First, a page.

Could You Spot This Summer Beach Danger?

Date:14-06-2013 06:50:08 read:5
Category:Life Style-->Entertainment

Could you spot danger if you needed to?

Beachgoers beware: Drowning doesn’t look like you think it does.

“The Instinctive Drowning Response”—your body’s innate way of trying to keep your mouth above water—is much quieter and less violent than you’d expect, explains Francesco A. Pia, Ph.D., who coined the term five decades ago.

See, many people have formed beliefs from TV shows and movies about what a drowning person looks like—namely kicking, splashing, and crying out for help. “But that’s a swimmer in distress who’s not actually drowning yet,” Dr. Pia says. “You need to have some kind of swimming skills to be able to make all of those motions.”

The person who’s truly drowning can’t swim or float (either because they don’t know how or they’re injured or compromised in some way). They don’t have the ability to use a supporting kick or tread water like a swimmer. In fact, you’re likely to swim right by a person who’s drowning because it doesn’t look like anything is happening, Dr. Pia says.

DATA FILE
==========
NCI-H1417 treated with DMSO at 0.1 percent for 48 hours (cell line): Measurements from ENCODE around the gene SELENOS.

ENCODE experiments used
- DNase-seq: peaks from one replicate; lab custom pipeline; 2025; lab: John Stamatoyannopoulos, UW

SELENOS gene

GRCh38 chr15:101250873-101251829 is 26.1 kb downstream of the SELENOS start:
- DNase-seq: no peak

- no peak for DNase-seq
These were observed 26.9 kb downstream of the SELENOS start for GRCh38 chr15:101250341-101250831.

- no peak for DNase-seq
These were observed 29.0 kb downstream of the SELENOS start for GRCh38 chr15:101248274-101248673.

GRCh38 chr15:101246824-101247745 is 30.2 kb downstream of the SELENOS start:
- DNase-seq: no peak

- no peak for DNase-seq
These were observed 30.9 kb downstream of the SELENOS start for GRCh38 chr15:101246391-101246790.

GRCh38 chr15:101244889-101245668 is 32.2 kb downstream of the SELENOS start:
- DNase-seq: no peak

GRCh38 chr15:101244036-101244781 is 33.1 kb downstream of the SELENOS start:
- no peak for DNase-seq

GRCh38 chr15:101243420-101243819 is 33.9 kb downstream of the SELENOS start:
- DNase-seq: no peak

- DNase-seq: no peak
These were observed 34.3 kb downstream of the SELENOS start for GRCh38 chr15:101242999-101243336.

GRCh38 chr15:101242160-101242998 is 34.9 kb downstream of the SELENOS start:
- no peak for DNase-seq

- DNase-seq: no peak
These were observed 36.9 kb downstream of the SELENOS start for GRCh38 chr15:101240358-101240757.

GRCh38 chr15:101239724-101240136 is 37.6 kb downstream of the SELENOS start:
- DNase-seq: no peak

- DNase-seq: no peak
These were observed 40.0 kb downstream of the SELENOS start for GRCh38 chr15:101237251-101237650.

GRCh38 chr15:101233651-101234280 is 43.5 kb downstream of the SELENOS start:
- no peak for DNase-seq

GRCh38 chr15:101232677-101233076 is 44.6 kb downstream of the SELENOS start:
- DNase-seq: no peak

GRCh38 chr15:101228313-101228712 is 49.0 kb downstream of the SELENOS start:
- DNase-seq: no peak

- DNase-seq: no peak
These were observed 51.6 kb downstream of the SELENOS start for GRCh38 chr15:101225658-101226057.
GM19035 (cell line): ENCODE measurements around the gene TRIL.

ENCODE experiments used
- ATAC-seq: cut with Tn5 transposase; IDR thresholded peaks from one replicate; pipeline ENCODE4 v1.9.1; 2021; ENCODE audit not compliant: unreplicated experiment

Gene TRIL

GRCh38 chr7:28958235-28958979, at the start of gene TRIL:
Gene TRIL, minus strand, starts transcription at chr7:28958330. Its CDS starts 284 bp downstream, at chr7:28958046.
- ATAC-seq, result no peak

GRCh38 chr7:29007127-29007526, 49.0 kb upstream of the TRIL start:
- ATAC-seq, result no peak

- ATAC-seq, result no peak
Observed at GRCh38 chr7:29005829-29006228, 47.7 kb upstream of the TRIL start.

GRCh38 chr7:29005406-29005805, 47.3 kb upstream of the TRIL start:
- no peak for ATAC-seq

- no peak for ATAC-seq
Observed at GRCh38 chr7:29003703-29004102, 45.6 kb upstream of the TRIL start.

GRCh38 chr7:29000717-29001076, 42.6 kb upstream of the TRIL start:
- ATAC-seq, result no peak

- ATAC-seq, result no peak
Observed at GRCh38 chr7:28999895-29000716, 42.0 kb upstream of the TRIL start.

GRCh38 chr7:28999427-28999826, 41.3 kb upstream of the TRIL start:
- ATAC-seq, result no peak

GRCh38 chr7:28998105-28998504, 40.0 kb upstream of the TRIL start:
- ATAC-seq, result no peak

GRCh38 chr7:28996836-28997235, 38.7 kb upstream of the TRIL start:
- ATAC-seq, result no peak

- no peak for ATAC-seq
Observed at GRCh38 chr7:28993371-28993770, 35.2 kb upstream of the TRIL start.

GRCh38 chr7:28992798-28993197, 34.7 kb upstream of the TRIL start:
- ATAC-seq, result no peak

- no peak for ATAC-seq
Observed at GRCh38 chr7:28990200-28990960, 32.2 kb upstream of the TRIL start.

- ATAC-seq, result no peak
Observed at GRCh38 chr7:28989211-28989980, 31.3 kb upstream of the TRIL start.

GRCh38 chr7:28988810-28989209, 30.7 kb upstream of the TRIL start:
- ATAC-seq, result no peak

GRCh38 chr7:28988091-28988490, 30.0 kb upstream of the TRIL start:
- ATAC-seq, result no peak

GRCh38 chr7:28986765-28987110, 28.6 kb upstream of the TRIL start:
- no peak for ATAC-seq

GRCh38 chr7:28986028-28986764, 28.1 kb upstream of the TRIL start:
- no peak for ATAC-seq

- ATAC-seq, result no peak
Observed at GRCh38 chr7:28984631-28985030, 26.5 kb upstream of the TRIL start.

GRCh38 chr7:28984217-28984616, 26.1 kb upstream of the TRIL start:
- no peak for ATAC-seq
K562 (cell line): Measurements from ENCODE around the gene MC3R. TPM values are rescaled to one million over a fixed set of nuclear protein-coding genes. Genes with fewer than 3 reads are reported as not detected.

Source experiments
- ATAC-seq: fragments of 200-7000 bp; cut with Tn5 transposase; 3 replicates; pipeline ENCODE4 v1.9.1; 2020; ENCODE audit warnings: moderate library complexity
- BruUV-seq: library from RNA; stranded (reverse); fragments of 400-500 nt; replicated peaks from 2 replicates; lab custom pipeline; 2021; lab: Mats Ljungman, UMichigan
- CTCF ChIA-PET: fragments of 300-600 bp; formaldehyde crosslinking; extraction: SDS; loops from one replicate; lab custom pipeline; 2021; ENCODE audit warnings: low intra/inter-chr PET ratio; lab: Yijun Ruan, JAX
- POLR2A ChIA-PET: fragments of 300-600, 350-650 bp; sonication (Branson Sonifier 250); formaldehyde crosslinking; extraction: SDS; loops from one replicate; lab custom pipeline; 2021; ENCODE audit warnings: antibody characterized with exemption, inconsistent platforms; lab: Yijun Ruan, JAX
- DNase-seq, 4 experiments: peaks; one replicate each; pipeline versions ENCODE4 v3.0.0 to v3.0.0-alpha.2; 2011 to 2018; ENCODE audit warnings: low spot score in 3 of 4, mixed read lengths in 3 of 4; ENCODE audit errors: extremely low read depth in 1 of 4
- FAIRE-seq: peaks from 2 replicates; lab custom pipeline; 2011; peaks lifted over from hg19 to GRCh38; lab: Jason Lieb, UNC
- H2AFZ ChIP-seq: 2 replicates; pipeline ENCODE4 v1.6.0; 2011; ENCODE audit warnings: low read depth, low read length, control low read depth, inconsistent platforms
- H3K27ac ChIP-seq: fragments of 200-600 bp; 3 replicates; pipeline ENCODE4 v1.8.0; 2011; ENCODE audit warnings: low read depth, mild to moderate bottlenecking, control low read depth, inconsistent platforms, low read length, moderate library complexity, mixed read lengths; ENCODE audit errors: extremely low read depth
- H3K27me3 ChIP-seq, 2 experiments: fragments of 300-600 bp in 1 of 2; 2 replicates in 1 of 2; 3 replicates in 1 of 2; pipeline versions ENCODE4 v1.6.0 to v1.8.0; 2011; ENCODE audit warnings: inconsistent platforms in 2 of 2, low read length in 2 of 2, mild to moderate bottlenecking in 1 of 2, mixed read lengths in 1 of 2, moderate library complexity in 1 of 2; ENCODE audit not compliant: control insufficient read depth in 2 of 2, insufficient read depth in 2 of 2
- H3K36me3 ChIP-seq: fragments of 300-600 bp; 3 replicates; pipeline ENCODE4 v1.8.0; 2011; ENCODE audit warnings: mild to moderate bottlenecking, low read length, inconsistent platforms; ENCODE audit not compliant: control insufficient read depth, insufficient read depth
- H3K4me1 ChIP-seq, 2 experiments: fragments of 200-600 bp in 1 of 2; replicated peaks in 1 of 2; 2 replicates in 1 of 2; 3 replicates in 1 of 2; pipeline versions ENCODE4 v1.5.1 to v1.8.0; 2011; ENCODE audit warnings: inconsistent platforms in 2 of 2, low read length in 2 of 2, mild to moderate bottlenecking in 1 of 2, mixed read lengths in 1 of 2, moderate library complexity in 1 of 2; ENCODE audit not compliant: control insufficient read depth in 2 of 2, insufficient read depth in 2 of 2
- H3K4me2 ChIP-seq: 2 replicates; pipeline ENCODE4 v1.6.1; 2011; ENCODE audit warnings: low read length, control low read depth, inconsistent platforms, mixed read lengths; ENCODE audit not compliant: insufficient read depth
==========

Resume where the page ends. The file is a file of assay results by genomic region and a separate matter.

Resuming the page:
So what should you look for? Bobbing up and down with little noise can be a sign that something’s wrong, says Dr. Pia. That’s because “the person who’s drowning is pre-programmed to use their hands to press down on the surface of water so they can get their lips above water to breathe.” The water offers little resistance, so they bob. With barely enough time for a full breath, the drowning person is often silent—there’s rarely a chance to call for help.

If you see something that doesn’t look right, catch a lifeguard’s attention immediately, says Tom Gill, Deputy Chief of Virginia Beach Lifesaving Service. If there’s no lifeguard on duty, follow the standard lifesaving protocol of “Reach-Throw-Go,” he says. Reach from the shore or pool deck to help the person; throw anything that floats—a lifejacket, cooler or ball; and go in to help the person only if you’re an experienced swimmer.

    Ever For Health Copy Rights 2013